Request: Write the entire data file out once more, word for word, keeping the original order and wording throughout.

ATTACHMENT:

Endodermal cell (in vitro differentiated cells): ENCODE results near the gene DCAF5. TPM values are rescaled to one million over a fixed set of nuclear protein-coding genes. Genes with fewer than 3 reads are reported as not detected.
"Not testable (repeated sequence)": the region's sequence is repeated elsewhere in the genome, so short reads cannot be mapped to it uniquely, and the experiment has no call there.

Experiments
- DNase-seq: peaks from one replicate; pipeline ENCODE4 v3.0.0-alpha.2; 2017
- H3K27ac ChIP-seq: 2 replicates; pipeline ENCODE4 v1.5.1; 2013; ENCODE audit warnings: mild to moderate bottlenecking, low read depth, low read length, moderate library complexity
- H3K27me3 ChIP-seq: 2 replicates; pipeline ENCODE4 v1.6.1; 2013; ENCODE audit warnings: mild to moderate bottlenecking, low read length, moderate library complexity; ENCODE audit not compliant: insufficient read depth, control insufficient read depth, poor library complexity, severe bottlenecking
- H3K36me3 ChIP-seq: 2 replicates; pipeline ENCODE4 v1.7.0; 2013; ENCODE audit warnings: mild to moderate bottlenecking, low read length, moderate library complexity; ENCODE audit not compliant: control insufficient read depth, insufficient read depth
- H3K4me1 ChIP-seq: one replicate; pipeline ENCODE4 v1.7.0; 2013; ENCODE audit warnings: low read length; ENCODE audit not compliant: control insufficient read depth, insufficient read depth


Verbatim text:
Endodermal cell (in vitro differentiated cells): ENCODE results near the gene DCAF5. TPM values are rescaled to one million over a fixed set of nuclear protein-coding genes. Genes with fewer than 3 reads are reported as not detected.
"Not testable (repeated sequence)": the region's sequence is repeated elsewhere in the genome, so short reads cannot be mapped to it uniquely, and the experiment has no call there.

Experiments
- DNase-seq: peaks from one replicate; pipeline ENCODE4 v3.0.0-alpha.2; 2017
- H3K27ac ChIP-seq: 2 replicates; pipeline ENCODE4 v1.5.1; 2013; ENCODE audit warnings: mild to moderate bottlenecking, low read depth, low read length, moderate library complexity
- H3K27me3 ChIP-seq: 2 replicates; pipeline ENCODE4 v1.6.1; 2013; ENCODE audit warnings: mild to moderate bottlenecking, low read length, moderate library complexity; ENCODE audit not compliant: insufficient read depth, control insufficient read depth, poor library complexity, severe bottlenecking
- H3K36me3 ChIP-seq: 2 replicates; pipeline ENCODE4 v1.7.0; 2013; ENCODE audit warnings: mild to moderate bottlenecking, low read length, moderate library complexity; ENCODE audit not compliant: control insufficient read depth, insufficient read depth
- H3K4me1 ChIP-seq: one replicate; pipeline ENCODE4 v1.7.0; 2013; ENCODE audit warnings: low read length; ENCODE audit not compliant: control insufficient read depth, insufficient read depth